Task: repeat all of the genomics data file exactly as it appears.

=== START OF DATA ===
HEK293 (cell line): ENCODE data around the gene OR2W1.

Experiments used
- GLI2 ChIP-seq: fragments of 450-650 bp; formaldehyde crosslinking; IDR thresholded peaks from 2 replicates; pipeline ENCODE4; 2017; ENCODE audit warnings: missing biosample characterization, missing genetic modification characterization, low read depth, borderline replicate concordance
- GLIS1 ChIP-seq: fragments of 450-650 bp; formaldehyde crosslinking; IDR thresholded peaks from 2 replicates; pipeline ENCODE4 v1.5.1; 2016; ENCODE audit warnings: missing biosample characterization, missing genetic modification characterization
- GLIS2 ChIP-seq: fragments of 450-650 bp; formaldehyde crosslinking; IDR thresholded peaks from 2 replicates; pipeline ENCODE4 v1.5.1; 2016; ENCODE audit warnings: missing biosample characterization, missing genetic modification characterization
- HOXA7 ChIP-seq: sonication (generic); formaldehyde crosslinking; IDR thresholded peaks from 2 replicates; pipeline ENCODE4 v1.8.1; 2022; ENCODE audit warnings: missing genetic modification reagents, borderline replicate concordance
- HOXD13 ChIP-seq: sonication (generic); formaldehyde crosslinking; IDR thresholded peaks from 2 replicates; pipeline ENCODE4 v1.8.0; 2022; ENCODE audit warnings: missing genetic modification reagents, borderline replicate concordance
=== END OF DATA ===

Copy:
HEK293 (cell line): ENCODE data around the gene OR2W1.

Experiments used
- GLI2 ChIP-seq: fragments of 450-650 bp; formaldehyde crosslinking; IDR thresholded peaks from 2 replicates; pipeline ENCODE4; 2017; ENCODE audit warnings: missing biosample characterization, missing genetic modification characterization, low read depth, borderline replicate concordance
- GLIS1 ChIP-seq: fragments of 450-650 bp; formaldehyde crosslinking; IDR thresholded peaks from 2 replicates; pipeline ENCODE4 v1.5.1; 2016; ENCODE audit warnings: missing biosample characterization, missing genetic modification characterization
- GLIS2 ChIP-seq: fragments of 450-650 bp; formaldehyde crosslinking; IDR thresholded peaks from 2 replicates; pipeline ENCODE4 v1.5.1; 2016; ENCODE audit warnings: missing biosample characterization, missing genetic modification characterization
- HOXA7 ChIP-seq: sonication (generic); formaldehyde crosslinking; IDR thresholded peaks from 2 replicates; pipeline ENCODE4 v1.8.1; 2022; ENCODE audit warnings: missing genetic modification reagents, borderline replicate concordance
- HOXD13 ChIP-seq: sonication (generic); formaldehyde crosslinking; IDR thresholded peaks from 2 replicates; pipeline ENCODE4 v1.8.0; 2022; ENCODE audit warnings: missing genetic modification reagents, borderline replicate concordance